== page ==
Name: Carr Valley Cheese, Inc.
Owner: Sid Cook
Location: LaValle, WI
Animals: Carr Valley gets cow milk from 40 farms (within 20 miles) each milking no more than 70 cows, sheep milk comes largely from one dairy that sells to CVC through the Wisconsin Sheep Dairy Coop, and goat milk from a group of 8 farms in the Green Bay area.
Cheeses/Products: Are you ready? CVC makes over 65 different cheeses. Look at them all on the Carr Valley website. But essentially if you can think of a style of cheese, Sid has probably made it.
More info: www.carrvalleycheese.com
I am wondering if anyone else out there in cheeseland is wondering how Sid Cook’s Carr Valley Cheese pumps out over 65 varieties of cheese in what seems to be a sizable volume… I have been thinking about this for three years at least and could only imagine that he was like the Willy Wonka of cheese. Of course, the less optimistic part of my mind was wondering if it was going to feel like a big factory… my first instinct was definitely closer to what I actually saw.
We met Sid at the facility in Mauston, Wisconsin. Greg O’Neil, one of the owners of the Chicago retailer Pastoral was also in town and joined us on the Carr Valley Cheese tour. There are three cheese plants at Carr Valley, all relatively close together, each with a buzzing retail shop that sells all of the Carr Valley cheeses. The Mauston plant also had a viewing window where you can watch milk being transformed into cheese in any of the three large vats and also large areas for pressing, brining, waxing, storing and packing.
Sid is a fourth generation cheesemaker. He drove us through the valley where he grew up- often called Irish Valley- and past the farm and home/cheese house where he was raised. Cheese might as well be in his blood. He described his relationship with cheese as a kid perfectly when he said, “you opened up the door on the side of the kitchen and there was the vat.” The first cheese plant that his father operated was in a valley called Carr Valley which is the name Sid still uses today. Sid worked with his father for years before taking over the business in the mid 70’s. He and his brother made Wisconsin-style cheddar in that plant for 10 years. Eventually in 1991 he purchased another cheesemaking facility with a layout that would allow for more flexibility and the development of more styles of cheese.
There are three “plants” in use today of which we visited two. The Mauston location is largely used for European style cheeses and a number of Sid’s American Originals. Whereas the LaValle plant is used largely for cheddar production. Sounds like a gigantic operation right? Let me break down my impression in the most basic terms: Carr Valley is bigger than many in the artisan cheese market. However, while handling a large amount of milk day in and day out the milk purchasing model looks much more like one you might find in Europe. The cow milk comes from approximately 40 dairies (all within a radius of 15-17 miles of the plant they supply) each milking no more than 70 cows. The sheep and goat milk that he buys are also from smaller farms that pool their milk together. Also Carr Valley didn’t build brand new facilities, rather they found plants that were closed or on their way out of business and modified the interior to meet their needs. Sid has been able to build up Carr Valley like this at least partly because of the years he has spent in the Wisconsin dairy industry, not to mention the generations of cheesemakers in his family that came before him. He understands milk quality inside and out and also has probably worked with more cultures than most people in the artisan cheese business. He also learned how to make his own cultures from his father and grandfather.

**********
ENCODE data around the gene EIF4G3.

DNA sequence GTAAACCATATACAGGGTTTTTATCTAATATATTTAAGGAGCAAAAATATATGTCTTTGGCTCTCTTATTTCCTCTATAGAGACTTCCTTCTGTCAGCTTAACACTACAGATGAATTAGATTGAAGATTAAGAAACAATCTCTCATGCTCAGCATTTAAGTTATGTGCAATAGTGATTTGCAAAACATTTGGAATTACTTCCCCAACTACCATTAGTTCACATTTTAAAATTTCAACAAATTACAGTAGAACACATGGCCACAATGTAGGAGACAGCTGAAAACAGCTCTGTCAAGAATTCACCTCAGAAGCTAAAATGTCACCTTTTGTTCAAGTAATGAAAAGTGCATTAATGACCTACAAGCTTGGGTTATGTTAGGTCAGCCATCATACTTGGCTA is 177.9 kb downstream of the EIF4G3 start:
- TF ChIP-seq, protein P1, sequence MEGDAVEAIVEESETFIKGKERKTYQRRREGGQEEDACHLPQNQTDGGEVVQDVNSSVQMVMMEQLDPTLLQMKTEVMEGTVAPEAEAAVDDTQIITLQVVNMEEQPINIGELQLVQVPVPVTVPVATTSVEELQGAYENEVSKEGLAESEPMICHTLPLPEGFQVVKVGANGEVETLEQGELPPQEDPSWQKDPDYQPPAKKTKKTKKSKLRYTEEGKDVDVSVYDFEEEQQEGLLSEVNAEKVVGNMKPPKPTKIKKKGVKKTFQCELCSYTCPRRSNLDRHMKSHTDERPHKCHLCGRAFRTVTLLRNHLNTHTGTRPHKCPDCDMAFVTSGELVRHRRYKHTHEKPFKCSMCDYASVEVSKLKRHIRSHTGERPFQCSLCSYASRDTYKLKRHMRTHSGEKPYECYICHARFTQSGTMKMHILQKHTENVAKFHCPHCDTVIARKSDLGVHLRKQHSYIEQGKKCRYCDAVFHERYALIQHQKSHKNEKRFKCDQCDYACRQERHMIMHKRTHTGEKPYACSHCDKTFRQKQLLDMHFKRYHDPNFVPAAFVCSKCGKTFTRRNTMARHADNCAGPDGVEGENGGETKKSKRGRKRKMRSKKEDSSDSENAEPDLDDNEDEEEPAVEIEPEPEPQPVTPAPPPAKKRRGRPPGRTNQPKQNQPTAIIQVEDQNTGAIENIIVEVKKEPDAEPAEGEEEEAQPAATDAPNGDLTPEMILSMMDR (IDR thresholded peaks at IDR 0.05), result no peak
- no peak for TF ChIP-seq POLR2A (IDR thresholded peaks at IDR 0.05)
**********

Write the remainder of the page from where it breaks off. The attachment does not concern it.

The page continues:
Sid distinguishes artisan production (volume of 100,000 lbs or less) from specialty cheese production (over 100,000 lbs but not at commodity level). He makes a number of cheese styles in both of those categories. His smallest productions on some of his artisan cheeses are around a few thousand pounds per year. Although Sid has the ability (read: volume and consistent product) to serve a wide range of customers, individuals to restaurants to specialty supermarket chains, he does a large part of his sales in his own retail stores. Currently he has 5 retail stores and in the two that we visited (they were connected to the plants), visitors flowed through steadily all day long.
Carr Valley employs 70 people total including retail sales people, cheesemakers, packaging and even the drivers of the milk trucks. Man of his employees have been with Sid for well over a decade and in some cases there are multiple generations of families working for CVC. Based on his years of experience and the exposure he has had to various cheesemakers and cheeses, Sid Cook is likely one of the most knowledgeable cheesemakers in the country. He has the kind of confidence that only comes with having lived something.
While Sid remains fairly detached from perceptions others in the cheese industry have about Carr Valley Cheese, he is always game for a healthy competition (like ACS). Like Willi Lehner, Sid is not being arrogant when he tells me that it would be incredibly hard for someone to build a business like his, he is simply being realistic. He started in the game with a definite advantage and has been mindful to always stay in touch with his heritage. This is why he continues to produce the cheeses that the cheesemaking generations before him established in the state and around the country. Among the volumes of Carr Valley originals you will always find bandage-wrapped Mammoth Cheddar done in the traditional Wisconsin style- with pride.
4 comments September 21st, 2006